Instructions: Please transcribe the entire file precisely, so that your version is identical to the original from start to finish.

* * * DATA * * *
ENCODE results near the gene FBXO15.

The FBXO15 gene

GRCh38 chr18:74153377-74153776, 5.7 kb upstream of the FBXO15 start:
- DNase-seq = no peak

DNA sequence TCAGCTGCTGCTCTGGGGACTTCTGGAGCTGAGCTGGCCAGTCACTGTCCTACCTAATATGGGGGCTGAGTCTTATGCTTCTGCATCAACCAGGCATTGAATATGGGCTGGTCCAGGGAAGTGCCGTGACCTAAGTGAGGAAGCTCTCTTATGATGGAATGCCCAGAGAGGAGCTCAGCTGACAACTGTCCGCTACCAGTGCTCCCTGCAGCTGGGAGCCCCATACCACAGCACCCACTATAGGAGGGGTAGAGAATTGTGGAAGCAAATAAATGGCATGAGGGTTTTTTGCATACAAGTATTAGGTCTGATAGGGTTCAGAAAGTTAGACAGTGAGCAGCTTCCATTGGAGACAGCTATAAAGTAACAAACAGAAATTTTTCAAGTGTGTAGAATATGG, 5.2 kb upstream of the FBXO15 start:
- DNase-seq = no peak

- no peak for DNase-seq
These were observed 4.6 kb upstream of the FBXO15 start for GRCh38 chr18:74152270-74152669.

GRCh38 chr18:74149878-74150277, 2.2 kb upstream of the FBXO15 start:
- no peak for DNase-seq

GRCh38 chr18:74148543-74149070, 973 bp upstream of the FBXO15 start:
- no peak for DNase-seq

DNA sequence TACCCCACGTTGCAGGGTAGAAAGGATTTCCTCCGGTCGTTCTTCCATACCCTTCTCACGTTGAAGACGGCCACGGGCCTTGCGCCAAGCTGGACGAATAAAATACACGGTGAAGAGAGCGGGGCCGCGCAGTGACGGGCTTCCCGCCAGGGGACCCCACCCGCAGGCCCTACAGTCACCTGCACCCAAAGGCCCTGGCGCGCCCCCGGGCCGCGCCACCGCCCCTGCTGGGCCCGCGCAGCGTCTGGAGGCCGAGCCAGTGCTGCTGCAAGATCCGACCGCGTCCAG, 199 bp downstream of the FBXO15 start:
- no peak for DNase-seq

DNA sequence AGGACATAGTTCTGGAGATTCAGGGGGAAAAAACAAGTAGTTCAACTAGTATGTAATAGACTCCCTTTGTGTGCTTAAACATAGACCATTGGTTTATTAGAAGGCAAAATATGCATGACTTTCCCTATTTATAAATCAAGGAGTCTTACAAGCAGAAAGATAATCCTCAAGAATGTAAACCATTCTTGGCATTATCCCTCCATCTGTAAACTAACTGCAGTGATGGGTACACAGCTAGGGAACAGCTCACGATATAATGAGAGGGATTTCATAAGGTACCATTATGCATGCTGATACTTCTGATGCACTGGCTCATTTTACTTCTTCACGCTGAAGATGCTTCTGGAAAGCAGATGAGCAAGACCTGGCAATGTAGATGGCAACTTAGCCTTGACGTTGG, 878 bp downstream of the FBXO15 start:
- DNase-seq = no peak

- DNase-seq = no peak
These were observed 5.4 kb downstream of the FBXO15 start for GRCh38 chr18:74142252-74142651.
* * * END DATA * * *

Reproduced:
ENCODE results near the gene FBXO15.

The FBXO15 gene

GRCh38 chr18:74153377-74153776, 5.7 kb upstream of the FBXO15 start:
- DNase-seq = no peak

DNA sequence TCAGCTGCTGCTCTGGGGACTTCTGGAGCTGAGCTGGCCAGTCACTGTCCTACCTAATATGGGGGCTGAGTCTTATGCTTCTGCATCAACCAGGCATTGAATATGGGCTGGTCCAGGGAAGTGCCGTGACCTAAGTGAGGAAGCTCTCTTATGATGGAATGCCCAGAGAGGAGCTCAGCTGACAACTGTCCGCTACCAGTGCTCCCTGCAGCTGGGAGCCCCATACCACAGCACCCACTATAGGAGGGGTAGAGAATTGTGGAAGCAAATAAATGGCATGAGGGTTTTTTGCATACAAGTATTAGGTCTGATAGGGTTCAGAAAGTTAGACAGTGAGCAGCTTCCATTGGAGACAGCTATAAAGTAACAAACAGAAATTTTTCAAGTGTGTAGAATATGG, 5.2 kb upstream of the FBXO15 start:
- DNase-seq = no peak

- no peak for DNase-seq
These were observed 4.6 kb upstream of the FBXO15 start for GRCh38 chr18:74152270-74152669.

GRCh38 chr18:74149878-74150277, 2.2 kb upstream of the FBXO15 start:
- no peak for DNase-seq

GRCh38 chr18:74148543-74149070, 973 bp upstream of the FBXO15 start:
- no peak for DNase-seq

DNA sequence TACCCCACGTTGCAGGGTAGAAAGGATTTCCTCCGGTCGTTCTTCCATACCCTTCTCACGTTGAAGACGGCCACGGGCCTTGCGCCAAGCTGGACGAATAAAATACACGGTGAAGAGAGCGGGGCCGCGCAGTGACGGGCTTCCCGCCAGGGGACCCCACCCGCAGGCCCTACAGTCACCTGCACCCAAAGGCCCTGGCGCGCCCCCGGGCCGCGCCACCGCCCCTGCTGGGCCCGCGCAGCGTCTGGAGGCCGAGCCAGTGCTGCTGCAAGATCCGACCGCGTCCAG, 199 bp downstream of the FBXO15 start:
- no peak for DNase-seq

DNA sequence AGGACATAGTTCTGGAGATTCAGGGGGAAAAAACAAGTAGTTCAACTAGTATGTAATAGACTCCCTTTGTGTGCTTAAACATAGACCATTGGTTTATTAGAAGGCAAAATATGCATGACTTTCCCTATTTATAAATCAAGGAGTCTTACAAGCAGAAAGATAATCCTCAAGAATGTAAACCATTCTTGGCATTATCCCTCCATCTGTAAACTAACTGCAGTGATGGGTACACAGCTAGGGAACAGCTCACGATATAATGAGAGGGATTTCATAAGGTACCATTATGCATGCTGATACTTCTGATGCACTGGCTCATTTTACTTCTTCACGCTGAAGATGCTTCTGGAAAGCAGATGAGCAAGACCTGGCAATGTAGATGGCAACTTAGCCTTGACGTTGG, 878 bp downstream of the FBXO15 start:
- DNase-seq = no peak

- DNase-seq = no peak
These were observed 5.4 kb downstream of the FBXO15 start for GRCh38 chr18:74142252-74142651.